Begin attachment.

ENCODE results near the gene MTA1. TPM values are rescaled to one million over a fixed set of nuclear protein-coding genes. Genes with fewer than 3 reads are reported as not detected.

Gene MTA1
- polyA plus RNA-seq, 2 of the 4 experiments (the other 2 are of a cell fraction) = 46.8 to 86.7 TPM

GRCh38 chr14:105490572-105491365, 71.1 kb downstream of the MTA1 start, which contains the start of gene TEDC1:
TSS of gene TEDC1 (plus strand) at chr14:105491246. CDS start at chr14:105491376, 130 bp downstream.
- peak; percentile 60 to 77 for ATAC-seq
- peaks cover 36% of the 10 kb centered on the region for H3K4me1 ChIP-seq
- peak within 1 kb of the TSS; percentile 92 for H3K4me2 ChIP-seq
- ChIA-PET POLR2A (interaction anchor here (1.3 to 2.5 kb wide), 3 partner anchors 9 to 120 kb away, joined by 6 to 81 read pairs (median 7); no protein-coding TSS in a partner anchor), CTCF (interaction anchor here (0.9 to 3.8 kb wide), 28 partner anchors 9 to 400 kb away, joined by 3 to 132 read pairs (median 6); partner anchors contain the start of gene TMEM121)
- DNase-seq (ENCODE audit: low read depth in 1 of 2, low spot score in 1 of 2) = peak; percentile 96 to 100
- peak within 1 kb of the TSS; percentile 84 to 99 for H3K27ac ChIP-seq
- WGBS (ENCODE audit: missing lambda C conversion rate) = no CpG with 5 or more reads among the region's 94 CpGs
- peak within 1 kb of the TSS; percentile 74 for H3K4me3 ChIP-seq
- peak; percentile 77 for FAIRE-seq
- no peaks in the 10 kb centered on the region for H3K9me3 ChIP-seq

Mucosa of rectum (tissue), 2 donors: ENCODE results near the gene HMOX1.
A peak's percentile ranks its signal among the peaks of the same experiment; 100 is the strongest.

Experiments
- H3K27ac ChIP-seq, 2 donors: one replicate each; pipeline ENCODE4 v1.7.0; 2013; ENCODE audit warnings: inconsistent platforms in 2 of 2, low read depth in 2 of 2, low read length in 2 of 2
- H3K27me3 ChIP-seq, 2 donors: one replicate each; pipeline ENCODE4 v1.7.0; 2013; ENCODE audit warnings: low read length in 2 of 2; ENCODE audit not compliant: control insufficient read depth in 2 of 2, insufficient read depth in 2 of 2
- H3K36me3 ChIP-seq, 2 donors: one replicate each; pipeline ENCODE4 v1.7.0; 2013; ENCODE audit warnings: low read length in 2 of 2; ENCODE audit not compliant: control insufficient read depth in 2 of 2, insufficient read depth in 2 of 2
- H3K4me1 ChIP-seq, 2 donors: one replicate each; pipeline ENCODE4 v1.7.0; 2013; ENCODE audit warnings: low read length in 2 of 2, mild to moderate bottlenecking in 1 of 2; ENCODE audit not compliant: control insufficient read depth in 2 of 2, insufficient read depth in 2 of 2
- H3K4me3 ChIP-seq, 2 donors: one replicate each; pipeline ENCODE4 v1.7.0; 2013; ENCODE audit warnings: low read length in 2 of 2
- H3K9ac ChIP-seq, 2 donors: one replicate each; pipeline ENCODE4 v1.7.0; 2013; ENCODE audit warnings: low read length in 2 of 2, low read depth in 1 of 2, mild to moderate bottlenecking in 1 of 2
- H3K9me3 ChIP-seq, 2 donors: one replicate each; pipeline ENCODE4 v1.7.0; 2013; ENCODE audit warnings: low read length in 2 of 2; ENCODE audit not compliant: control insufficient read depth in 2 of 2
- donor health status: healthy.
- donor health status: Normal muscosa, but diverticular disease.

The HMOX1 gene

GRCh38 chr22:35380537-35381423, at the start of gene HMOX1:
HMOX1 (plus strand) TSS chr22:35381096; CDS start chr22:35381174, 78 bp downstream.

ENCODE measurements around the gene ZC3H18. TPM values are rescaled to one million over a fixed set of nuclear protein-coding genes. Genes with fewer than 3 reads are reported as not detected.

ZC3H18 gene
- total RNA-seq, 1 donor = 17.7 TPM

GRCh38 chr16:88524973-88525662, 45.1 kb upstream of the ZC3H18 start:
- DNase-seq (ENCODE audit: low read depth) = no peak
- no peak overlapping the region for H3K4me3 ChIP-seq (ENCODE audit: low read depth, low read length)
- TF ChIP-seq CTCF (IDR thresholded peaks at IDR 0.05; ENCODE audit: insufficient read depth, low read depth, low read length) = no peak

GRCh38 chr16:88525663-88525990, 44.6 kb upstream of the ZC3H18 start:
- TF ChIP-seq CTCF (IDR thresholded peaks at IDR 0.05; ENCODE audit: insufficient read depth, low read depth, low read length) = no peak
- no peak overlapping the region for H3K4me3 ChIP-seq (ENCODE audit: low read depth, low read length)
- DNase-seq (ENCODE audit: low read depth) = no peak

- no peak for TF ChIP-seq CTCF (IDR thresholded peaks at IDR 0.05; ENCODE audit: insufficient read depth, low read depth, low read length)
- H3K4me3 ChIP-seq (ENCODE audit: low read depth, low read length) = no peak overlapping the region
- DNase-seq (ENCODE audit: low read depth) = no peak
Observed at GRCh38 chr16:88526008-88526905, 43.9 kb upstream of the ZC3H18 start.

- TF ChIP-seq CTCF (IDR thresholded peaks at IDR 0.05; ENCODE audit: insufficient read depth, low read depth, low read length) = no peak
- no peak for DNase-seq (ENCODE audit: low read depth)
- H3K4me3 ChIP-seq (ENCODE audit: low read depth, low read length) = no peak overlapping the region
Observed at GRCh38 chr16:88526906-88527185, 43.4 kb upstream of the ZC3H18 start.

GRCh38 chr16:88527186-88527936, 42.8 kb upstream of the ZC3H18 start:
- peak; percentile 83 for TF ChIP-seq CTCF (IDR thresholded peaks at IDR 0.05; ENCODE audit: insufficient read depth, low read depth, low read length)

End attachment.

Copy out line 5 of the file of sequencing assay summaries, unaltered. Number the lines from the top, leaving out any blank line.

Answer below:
TSS of gene TEDC1 (plus strand) at chr14:105491246. CDS start at chr14:105491376, 130 bp downstream.